As Atlanta United gears up to take on Charlotte FC for the first time, the club’s Supporters Groups will push pause on the usual pre-match fanfare to bring attention to an issue much bigger than a game. 

On Sunday, Footie Mob, Terminus Legion, Resurgence, The Faction, All Stripes and Charlotte FC supporter group Mint City will unite with local organizations fighting against human trafficking in Atlanta.  

With the 2026 World Cup fast approaching, Atlanta United’s Supporters Groups will play a major role in ensuring the city is ready to receive an event of such scale.  

During the Independent Supporters Council Conference in January, they were given access to the Atlanta Human Rights review submitted to FIFA. In it, they made note that human trafficking was among the main human rights concerns for the city, and immediately started looking for ways to get involved.  

Terri Harrington, who teaches English at Atlanta International School and serves as Club Liaison for Footie Mob, didn’t have to look far for guidance. 

“My first thought was to talk to [Atlanta International School] Against Human Trafficking, because I know they already had more resources that I could find if I just did my own research,” Harrington said. 

Atlanta International School Against Human Trafficking (AISAHT), is a student-led organization that has been working to eradicate human trafficking in Atlanta and around the world for over a decade. 

Sunday’s Honorary Captain, Maanya Madan, has been a leading voice in AIS Against Human Trafficking since 2020. As junior leader of the group, she has played a crucial role in educating parents and peers on human trafficking prevention, lobbying local lawmakers and organizing the school’s annual #MyFreedomDay activations. 

The group’s faculty leader, Veronica McDaniel, worked with Maanya and Harrington to ensure that House of Cherith, YouthSpark, Street Grace, and Frontline Response were represented at Sunday’s activation at 52 Mangum Street SW.  

“We reached out to the local groups because they know what’s been going on here for the last 15 years, and they’re the ones that have made so much progress in making Atlanta a model for how to curb human trafficking,” McDaniel said. “The more our local non-profits are raising awareness like at the game…little things like that I think can go a really long way and should be a part of every game in my opinion. The more everyone is seeing signs of human trafficking and know who to call and what to do, the more we can stop it from happening.”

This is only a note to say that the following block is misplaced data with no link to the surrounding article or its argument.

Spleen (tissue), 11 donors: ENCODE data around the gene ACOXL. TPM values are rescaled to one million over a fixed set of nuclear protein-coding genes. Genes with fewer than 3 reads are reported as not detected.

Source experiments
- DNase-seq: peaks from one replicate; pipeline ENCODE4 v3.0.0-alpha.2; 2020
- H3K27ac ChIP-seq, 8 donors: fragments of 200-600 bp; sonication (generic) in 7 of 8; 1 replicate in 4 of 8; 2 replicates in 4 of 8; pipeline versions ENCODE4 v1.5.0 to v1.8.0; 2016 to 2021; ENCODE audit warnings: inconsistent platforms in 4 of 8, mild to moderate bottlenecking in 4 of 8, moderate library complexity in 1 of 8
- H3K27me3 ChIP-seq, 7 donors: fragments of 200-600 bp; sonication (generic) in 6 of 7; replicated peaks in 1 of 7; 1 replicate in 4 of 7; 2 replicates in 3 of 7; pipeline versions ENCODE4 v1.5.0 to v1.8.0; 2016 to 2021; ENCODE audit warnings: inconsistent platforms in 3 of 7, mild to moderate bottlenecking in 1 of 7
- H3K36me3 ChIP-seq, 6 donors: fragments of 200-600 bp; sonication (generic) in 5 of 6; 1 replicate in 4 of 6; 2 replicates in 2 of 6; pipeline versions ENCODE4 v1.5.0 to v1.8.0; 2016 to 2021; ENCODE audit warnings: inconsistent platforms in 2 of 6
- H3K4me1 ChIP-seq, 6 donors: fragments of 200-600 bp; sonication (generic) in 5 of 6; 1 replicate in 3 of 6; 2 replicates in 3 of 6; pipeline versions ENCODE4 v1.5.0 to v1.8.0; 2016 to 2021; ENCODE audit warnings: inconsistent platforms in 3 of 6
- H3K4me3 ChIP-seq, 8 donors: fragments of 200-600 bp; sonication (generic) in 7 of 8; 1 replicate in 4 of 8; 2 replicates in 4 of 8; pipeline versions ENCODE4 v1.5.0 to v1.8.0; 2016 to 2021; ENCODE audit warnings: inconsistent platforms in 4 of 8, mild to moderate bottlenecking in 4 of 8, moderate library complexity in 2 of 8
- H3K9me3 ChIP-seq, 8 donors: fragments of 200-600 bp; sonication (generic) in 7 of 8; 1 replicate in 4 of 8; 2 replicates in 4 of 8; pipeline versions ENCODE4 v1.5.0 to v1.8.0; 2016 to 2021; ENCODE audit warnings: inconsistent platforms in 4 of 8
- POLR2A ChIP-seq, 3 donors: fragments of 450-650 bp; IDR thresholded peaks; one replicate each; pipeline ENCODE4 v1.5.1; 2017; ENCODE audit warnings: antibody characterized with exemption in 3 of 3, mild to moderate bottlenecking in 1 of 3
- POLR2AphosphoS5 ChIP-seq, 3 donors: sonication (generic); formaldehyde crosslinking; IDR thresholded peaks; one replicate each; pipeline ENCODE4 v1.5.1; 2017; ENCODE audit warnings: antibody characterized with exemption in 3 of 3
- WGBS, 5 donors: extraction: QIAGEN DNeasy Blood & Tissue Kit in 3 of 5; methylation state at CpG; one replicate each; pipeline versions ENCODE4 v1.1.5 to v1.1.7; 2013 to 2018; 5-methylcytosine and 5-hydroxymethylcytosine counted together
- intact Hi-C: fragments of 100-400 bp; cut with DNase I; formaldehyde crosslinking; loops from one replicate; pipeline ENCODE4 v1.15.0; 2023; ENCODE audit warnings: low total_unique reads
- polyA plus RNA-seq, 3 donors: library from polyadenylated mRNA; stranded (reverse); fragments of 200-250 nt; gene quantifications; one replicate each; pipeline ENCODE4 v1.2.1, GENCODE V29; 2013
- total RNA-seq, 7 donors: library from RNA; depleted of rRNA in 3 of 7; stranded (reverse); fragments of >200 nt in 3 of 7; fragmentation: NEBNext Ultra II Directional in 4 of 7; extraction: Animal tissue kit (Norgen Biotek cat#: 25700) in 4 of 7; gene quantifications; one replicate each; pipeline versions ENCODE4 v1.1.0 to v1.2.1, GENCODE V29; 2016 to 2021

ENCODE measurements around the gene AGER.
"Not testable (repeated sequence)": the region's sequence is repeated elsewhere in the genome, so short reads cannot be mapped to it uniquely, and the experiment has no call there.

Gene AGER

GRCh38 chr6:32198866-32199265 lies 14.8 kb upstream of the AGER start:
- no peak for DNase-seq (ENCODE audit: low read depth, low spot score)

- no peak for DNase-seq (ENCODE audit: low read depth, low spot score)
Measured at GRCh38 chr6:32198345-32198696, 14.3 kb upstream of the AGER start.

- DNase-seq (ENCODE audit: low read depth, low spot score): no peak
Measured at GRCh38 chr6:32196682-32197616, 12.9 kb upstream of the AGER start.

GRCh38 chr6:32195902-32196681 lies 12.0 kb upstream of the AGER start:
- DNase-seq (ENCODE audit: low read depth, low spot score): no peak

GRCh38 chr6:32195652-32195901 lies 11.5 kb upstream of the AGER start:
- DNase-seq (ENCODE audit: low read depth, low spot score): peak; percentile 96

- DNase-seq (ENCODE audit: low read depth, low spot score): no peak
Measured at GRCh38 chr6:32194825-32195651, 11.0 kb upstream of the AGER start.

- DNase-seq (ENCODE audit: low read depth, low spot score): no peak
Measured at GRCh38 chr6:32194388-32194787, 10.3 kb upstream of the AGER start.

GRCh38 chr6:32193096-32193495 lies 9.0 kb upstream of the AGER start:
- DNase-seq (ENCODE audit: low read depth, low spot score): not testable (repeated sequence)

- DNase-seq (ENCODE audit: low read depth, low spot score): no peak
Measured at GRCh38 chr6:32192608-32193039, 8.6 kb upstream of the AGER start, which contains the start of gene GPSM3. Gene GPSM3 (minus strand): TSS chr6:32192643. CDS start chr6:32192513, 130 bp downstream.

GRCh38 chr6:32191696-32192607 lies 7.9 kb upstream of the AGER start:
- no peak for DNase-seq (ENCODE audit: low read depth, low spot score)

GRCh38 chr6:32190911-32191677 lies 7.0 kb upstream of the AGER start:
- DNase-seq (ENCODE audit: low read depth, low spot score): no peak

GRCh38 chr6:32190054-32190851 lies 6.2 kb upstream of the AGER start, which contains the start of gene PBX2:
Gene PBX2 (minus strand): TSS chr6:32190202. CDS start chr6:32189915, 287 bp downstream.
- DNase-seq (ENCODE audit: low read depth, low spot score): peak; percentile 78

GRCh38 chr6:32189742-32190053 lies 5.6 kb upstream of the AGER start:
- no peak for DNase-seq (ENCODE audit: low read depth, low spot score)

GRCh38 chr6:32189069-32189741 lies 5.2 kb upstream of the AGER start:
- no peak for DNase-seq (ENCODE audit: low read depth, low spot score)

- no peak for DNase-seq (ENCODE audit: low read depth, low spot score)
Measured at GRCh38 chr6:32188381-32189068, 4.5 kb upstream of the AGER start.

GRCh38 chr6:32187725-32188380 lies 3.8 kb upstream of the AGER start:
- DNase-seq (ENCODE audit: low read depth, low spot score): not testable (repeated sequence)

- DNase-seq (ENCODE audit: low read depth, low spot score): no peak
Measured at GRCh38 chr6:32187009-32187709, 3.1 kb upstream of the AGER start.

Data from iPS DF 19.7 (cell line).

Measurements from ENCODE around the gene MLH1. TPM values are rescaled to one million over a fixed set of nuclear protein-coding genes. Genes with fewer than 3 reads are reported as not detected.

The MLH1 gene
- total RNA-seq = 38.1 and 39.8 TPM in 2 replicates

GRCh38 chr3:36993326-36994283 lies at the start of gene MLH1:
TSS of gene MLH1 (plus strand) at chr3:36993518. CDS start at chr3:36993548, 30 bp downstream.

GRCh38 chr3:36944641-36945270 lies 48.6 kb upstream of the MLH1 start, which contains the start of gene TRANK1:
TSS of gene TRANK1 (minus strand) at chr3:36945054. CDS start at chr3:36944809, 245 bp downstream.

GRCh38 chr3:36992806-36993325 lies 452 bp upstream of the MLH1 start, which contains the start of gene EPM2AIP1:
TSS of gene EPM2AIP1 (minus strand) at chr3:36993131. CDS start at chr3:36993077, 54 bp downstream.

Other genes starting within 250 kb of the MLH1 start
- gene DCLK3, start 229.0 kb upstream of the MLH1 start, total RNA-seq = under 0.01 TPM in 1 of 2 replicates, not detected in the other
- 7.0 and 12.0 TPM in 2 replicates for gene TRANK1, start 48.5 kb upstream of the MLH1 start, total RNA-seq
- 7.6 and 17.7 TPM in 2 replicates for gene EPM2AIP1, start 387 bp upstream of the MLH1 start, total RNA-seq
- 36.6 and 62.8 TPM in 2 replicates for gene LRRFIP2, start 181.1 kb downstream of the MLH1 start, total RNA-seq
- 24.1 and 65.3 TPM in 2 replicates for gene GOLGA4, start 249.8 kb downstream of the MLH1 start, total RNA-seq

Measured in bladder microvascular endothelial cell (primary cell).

Maanya’s family has held season tickets to Atlanta United matches since 2018, rarely missing a match. When McDaniel broke the news that she was Sunday's Honorary Captain, Maanya’s immediate reaction was to call her dad. 

“He was in the middle of a call, but he stopped it and was yelling around the room and telling everyone about it,” she said with a huge smile on her face. 

“I didn’t realize that she was such a big supporter,” Harrington, who had Maanya as a student last year, said. “So that makes it even more special. I feel like, if anything, it reinforces the ethos of the club a little bit. That you’ve got students like that, that are so invested in the team and so invested in the community, it just seems like a very symbiotic relationship.” 

Even in the midst of such an exciting moment, Maanya is focused on the work at hand. That was best exemplified by her response when asked what it means to be named Honorary Captain. 

“I’m extremely honored to able to be there on Sunday and be the Honorary Captain for the game.” she said. “And hopefully, a lot of people will be able to learn a little more about human trafficking and grow that awareness.” 

Join Maanya, the anti-human trafficking organizations and our Supporters Groups before the match at 52 Mangum Street to learn more about their work and how you can get involved on #MyFreedomDay and beyond.